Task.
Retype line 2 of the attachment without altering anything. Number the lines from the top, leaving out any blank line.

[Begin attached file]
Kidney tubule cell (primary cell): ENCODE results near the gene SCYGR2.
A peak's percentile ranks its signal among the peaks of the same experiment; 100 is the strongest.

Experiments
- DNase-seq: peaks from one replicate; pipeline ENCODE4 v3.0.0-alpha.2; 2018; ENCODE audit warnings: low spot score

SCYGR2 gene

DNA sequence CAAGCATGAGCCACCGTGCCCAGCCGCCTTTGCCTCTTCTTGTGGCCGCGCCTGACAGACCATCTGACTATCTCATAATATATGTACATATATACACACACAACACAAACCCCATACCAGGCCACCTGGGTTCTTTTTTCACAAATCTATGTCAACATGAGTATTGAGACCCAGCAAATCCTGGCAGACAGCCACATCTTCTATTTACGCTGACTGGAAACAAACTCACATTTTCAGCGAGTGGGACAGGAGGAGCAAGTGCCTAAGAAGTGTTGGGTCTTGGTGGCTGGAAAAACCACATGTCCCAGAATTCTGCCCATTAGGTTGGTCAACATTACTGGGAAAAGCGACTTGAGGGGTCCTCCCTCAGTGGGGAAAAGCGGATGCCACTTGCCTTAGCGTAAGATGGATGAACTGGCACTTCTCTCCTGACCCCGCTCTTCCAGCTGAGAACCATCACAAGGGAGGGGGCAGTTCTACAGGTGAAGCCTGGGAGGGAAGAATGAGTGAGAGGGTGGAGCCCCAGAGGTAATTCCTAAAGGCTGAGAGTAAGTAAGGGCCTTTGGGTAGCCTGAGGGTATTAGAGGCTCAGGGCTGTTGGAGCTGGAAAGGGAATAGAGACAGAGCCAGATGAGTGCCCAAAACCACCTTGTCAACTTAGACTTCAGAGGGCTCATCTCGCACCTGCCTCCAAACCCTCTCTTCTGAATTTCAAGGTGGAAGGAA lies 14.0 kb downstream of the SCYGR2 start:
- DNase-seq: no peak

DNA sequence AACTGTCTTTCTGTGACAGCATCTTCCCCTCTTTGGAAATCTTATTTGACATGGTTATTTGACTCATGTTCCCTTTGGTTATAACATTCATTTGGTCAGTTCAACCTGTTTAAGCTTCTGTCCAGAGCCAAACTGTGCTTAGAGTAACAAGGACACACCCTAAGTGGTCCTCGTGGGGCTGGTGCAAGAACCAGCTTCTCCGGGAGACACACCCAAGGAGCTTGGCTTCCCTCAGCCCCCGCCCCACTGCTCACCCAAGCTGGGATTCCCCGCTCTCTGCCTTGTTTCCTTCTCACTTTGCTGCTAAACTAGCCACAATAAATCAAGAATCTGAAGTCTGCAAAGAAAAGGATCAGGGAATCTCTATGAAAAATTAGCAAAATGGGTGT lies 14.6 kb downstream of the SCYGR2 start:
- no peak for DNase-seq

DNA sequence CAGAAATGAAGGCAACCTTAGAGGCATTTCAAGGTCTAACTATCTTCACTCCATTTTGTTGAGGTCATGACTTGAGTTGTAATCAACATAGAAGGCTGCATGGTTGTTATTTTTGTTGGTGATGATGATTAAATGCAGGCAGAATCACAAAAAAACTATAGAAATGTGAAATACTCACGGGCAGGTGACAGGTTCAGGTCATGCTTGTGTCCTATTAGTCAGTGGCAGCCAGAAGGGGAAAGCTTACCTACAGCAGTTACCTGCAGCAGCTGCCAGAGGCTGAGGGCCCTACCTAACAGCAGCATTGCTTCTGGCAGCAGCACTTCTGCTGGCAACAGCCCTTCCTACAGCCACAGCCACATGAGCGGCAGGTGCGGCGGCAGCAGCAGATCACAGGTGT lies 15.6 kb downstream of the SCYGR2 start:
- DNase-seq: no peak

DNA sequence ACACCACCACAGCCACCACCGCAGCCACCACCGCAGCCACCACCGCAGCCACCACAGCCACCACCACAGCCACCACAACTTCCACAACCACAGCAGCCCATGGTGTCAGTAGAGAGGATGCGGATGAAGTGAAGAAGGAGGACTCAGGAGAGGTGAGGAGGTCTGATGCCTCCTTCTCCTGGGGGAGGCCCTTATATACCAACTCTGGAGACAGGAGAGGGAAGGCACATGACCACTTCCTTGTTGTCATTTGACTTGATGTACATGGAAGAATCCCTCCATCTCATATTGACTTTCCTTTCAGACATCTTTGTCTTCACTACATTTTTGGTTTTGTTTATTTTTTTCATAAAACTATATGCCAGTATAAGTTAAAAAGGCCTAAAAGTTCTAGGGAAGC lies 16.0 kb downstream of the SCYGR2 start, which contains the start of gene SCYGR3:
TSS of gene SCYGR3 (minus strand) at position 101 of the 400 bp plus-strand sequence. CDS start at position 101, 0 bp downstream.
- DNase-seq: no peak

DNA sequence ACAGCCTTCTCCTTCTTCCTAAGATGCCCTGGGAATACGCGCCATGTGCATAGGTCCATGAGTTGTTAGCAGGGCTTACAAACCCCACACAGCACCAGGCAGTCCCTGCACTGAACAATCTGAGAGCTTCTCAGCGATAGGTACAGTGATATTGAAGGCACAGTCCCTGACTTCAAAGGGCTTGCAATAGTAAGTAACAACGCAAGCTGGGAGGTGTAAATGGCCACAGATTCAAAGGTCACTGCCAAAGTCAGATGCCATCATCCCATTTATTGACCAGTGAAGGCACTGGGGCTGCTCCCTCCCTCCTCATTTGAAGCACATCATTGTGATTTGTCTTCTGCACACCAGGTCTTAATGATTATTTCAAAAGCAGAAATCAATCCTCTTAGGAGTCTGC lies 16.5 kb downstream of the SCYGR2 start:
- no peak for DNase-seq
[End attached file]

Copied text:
A peak's percentile ranks its signal among the peaks of the same experiment; 100 is the strongest.